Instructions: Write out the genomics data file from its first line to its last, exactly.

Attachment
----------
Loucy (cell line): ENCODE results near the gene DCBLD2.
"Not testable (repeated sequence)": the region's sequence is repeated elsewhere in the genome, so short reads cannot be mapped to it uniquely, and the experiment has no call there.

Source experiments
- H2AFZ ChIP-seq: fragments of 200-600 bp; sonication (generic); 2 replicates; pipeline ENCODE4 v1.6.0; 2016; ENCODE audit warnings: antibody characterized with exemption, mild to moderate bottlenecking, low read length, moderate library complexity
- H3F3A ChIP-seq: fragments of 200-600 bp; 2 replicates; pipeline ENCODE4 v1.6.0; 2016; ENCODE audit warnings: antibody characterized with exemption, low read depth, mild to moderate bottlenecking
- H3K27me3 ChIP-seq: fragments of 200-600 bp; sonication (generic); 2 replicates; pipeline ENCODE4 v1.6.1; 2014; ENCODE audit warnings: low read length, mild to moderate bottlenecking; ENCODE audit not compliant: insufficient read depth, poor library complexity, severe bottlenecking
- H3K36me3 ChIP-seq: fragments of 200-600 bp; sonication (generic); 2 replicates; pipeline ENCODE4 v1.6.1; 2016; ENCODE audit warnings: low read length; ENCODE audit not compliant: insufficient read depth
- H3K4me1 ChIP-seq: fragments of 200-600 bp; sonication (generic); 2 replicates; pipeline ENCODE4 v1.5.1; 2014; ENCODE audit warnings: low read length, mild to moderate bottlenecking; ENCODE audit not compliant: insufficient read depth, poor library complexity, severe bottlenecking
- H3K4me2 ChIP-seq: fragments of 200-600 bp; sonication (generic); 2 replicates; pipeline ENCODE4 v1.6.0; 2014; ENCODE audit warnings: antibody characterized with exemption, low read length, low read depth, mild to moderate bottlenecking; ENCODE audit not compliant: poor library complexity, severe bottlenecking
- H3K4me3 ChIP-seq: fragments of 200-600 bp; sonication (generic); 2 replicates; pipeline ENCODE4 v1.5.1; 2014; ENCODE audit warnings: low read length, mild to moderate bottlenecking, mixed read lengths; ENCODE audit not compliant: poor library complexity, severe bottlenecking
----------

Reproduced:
Loucy (cell line): ENCODE results near the gene DCBLD2.
"Not testable (repeated sequence)": the region's sequence is repeated elsewhere in the genome, so short reads cannot be mapped to it uniquely, and the experiment has no call there.

Source experiments
- H2AFZ ChIP-seq: fragments of 200-600 bp; sonication (generic); 2 replicates; pipeline ENCODE4 v1.6.0; 2016; ENCODE audit warnings: antibody characterized with exemption, mild to moderate bottlenecking, low read length, moderate library complexity
- H3F3A ChIP-seq: fragments of 200-600 bp; 2 replicates; pipeline ENCODE4 v1.6.0; 2016; ENCODE audit warnings: antibody characterized with exemption, low read depth, mild to moderate bottlenecking
- H3K27me3 ChIP-seq: fragments of 200-600 bp; sonication (generic); 2 replicates; pipeline ENCODE4 v1.6.1; 2014; ENCODE audit warnings: low read length, mild to moderate bottlenecking; ENCODE audit not compliant: insufficient read depth, poor library complexity, severe bottlenecking
- H3K36me3 ChIP-seq: fragments of 200-600 bp; sonication (generic); 2 replicates; pipeline ENCODE4 v1.6.1; 2016; ENCODE audit warnings: low read length; ENCODE audit not compliant: insufficient read depth
- H3K4me1 ChIP-seq: fragments of 200-600 bp; sonication (generic); 2 replicates; pipeline ENCODE4 v1.5.1; 2014; ENCODE audit warnings: low read length, mild to moderate bottlenecking; ENCODE audit not compliant: insufficient read depth, poor library complexity, severe bottlenecking
- H3K4me2 ChIP-seq: fragments of 200-600 bp; sonication (generic); 2 replicates; pipeline ENCODE4 v1.6.0; 2014; ENCODE audit warnings: antibody characterized with exemption, low read length, low read depth, mild to moderate bottlenecking; ENCODE audit not compliant: poor library complexity, severe bottlenecking
- H3K4me3 ChIP-seq: fragments of 200-600 bp; sonication (generic); 2 replicates; pipeline ENCODE4 v1.5.1; 2014; ENCODE audit warnings: low read length, mild to moderate bottlenecking, mixed read lengths; ENCODE audit not compliant: poor library complexity, severe bottlenecking